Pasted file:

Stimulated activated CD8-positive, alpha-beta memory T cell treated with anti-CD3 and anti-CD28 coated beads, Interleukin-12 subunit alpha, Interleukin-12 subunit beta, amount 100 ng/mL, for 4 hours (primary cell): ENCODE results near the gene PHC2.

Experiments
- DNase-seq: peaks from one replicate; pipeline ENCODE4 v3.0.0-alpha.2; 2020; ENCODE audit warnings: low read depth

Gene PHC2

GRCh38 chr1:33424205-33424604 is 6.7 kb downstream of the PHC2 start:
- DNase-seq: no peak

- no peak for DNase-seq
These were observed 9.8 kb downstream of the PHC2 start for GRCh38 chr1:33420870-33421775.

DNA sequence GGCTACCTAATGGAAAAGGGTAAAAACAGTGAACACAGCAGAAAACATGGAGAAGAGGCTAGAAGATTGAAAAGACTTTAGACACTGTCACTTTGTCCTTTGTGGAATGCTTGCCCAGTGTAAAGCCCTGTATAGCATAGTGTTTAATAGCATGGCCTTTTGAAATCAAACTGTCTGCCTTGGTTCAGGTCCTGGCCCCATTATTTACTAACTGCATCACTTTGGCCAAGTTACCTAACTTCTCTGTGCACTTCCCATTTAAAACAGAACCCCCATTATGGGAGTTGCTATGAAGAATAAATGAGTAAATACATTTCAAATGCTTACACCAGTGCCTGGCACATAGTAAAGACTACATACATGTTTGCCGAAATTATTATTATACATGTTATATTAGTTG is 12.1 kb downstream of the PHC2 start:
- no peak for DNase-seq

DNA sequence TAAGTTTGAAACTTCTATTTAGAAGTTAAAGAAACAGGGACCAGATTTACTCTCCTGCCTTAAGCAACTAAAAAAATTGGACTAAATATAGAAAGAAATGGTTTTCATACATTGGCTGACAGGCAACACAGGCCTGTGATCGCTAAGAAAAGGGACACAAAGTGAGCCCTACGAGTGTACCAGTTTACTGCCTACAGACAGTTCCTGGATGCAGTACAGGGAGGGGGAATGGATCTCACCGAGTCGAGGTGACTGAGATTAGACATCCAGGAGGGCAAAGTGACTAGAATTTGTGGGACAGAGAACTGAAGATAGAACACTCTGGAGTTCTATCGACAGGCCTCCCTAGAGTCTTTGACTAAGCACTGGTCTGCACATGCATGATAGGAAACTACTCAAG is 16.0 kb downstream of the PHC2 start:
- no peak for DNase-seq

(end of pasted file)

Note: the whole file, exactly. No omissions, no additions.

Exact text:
Stimulated activated CD8-positive, alpha-beta memory T cell treated with anti-CD3 and anti-CD28 coated beads, Interleukin-12 subunit alpha, Interleukin-12 subunit beta, amount 100 ng/mL, for 4 hours (primary cell): ENCODE results near the gene PHC2.

Experiments
- DNase-seq: peaks from one replicate; pipeline ENCODE4 v3.0.0-alpha.2; 2020; ENCODE audit warnings: low read depth

Gene PHC2

GRCh38 chr1:33424205-33424604 is 6.7 kb downstream of the PHC2 start:
- DNase-seq: no peak

- no peak for DNase-seq
These were observed 9.8 kb downstream of the PHC2 start for GRCh38 chr1:33420870-33421775.

DNA sequence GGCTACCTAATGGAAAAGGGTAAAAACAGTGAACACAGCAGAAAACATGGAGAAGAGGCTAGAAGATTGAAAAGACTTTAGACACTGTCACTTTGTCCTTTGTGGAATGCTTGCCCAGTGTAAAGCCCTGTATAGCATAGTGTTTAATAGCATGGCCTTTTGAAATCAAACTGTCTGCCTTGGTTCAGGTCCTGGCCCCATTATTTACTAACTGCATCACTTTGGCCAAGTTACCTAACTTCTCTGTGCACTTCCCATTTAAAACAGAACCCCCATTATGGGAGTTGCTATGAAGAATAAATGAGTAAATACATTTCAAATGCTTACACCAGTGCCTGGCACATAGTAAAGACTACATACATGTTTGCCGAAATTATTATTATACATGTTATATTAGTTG is 12.1 kb downstream of the PHC2 start:
- no peak for DNase-seq

DNA sequence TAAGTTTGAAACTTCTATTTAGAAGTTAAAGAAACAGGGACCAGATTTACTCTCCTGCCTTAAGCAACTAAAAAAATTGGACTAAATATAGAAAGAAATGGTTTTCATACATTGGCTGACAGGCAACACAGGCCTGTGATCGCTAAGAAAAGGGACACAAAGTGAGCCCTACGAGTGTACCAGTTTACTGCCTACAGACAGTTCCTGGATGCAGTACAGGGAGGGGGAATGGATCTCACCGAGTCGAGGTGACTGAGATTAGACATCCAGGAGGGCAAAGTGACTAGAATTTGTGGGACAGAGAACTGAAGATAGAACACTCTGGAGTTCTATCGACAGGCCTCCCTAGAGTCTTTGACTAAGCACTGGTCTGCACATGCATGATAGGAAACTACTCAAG is 16.0 kb downstream of the PHC2 start:
- no peak for DNase-seq